Pennsylvania Perspective for Monday, May 13, 2024

May 13, 2024


State Legislators Advance Several Bills During Bustling Week in Harrisburg

Last week, state legislators in Harrisburg advanced several key bills, including a bipartisan “momnibus” package addressing maternal health, distracted driving legislation, a telehealth bill, and legislation imposing stricter efficiency standards on appliances, among other initiatives. City & State Pennsylvania has more.

Despite Increase in Number of Legislator Moms, Barriers Persist

Despite a significant increase in the number of women serving in state legislatures since 1971, their proportional representation still lags behind, with nearly 33% of state legislative seats occupied by women, and only 23% of lawmakers being moms. These women face challenges including childcare, campaign funding, and gender stereotypes. CNHI News has more.

ID Verification Kiosks to Facilitate Unemployment Benefits Application Process

Pennsylvania has installed identity verification kiosks at 17 CareerLink offices and 29 UPS locations around the Commonwealth to assist residents, particularly those without internet access, in navigating the online process for filing unemployment claims, aiming to provide additional support and alleviate issues with the digital verification process. WESA has more.

PA Town’s Restriction on Political Lawn Signs Deemed Unconstitutional

A federal appeals court panel has ruled that an ordinance on the books in Camp Hill Borough — a town of about 8,000 residents outside of Harrisburg — that restricts political lawn signs is unconstitutional, as it violates residents’ free speech rights. The Associated Press has more.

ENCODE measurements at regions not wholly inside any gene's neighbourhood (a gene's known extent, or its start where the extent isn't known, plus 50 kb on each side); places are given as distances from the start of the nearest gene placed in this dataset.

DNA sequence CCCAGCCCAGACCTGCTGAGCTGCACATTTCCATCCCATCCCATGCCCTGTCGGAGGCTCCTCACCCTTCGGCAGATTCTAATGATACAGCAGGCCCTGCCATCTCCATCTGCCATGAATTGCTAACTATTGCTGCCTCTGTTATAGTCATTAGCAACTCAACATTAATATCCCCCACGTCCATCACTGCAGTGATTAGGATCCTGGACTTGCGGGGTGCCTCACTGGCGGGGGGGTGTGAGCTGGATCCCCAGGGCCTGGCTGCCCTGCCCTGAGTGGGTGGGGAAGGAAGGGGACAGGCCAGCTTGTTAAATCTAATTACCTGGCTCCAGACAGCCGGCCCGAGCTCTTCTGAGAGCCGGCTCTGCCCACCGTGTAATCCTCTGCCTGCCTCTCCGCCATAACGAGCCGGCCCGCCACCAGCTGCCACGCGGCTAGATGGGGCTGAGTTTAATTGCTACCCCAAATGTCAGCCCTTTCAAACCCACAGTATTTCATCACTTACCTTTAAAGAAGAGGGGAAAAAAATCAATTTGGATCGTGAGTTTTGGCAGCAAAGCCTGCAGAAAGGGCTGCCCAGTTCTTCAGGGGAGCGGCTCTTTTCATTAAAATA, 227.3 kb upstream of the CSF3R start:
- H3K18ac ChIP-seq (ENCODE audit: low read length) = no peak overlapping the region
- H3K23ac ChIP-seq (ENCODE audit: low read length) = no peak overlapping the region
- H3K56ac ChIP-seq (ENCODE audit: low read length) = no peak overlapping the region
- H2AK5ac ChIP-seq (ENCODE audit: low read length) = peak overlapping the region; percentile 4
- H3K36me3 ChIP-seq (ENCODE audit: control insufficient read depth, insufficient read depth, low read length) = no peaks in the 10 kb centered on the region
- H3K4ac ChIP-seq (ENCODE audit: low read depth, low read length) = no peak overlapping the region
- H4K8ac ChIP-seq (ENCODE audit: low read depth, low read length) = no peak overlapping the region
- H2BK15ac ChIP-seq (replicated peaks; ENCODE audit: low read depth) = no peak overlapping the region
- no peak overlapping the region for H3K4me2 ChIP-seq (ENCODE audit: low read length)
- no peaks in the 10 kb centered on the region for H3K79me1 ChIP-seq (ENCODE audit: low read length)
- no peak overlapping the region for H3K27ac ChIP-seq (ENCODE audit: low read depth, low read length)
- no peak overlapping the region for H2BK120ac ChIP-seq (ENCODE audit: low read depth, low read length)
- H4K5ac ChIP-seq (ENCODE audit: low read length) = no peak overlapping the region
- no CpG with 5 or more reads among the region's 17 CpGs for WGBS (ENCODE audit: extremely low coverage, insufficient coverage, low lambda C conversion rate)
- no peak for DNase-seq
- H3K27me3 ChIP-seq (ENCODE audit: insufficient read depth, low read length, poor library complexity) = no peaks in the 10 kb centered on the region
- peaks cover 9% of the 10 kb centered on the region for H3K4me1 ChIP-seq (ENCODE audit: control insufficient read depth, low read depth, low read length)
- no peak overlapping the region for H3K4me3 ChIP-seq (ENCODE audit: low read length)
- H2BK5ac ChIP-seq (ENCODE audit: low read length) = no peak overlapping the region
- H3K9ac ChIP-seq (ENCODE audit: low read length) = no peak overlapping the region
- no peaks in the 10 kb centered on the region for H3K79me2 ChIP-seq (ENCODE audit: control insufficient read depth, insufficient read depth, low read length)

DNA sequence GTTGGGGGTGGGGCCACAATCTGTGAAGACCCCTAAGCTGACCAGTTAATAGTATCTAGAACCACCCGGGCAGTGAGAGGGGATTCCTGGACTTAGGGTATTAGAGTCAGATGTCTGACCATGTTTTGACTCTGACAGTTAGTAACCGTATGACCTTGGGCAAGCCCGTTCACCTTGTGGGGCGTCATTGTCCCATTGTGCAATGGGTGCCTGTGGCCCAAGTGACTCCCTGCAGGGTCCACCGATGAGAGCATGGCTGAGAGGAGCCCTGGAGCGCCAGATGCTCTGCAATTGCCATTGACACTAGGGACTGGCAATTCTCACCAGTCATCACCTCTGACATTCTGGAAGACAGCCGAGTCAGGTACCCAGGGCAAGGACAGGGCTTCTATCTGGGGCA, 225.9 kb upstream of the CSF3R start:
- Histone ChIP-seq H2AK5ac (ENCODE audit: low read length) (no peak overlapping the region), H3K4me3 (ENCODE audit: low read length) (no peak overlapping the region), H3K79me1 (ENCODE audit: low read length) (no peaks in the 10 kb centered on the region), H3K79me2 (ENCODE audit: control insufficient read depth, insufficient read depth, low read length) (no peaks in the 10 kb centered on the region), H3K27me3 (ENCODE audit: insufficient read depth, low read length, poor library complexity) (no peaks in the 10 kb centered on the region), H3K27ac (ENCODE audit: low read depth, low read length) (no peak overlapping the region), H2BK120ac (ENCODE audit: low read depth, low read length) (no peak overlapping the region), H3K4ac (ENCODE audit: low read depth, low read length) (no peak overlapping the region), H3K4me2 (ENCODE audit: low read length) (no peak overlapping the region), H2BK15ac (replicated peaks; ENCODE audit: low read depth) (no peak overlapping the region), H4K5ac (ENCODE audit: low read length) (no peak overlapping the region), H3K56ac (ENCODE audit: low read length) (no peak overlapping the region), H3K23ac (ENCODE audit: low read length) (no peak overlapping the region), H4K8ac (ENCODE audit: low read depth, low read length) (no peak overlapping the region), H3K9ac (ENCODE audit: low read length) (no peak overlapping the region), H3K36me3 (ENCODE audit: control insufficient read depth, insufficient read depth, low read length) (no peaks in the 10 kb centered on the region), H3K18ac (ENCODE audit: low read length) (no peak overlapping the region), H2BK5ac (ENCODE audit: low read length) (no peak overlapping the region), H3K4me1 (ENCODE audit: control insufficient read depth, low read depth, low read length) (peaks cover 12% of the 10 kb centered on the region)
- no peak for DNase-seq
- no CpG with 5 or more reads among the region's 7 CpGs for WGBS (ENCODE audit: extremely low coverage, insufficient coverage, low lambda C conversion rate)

UC Townhomes Agreement in Limbo

Philadelphia Mayor Cherelle Parker’s FY25 budget lacks funding for the development of a proposed affordable housing project at 39th and Market Streets, the former site of University City (UC) Townhomes, despite a previous commitment from the City and Housing Authority. WHYY has more.



Pitt Faculty Members Ratify First Union Contract

The University of Pittsburgh faculty union ratified its first collective bargaining agreement, lasting until June 30, 2026, with provisions such as a wage floor, longer appointments, and streamlined renewal processes affecting over 3,000 union members. WESA has more.



New Poll Shows Biden Struggling in PA

Despite multiple visits and considerable ad spending, President Joe Biden remains in a dead heat with former President Donald Trump in Pennsylvania, with Trump leading 47% to 44% in a two-way race and both nearly tied when third-party candidates are included, according to a new Philadelphia Inquirer/New York Times/Siena College poll.

Democratic Candidates Focus on Reproductive Rights in Effort to Flip U.S. House Seats

Democrats Janelle Stelson and Ashley Ehasz — a former WGAL anchor and U.S. Army veteran, respectively — are both focusing on reproductive rights in their respective races against incumbent U.S. Representatives Brian Fitzpatrick (PA-01) and Scott Perry (PA-10) in their quest to flip historically safe GOP seats. The Pennsylvania Capital-Star has more.

Beltway Briefing: “It’s All About Clicks & Eyeballs” 

As Congresswoman Marjorie Taylor Greene attempted to oust Speaker Mike Johnson through a motion to vacate, Democrats calculated that the public’s frustration with Washington dysfunction could harm their electoral prospects. Meanwhile, at the forefront of the campaign trail, the competition narrows between Biden, Trump, and the couch. From the hush-money trial to college campus Israel-Hamas protests to concerns about the economy and immigration, voters who harbor discontent toward both candidates, often termed ‘double-haters,’ face a pivotal choice. Listen to the latest episode featuring Public Strategies’ Howard Schweitzer and Kyle Anderson here.


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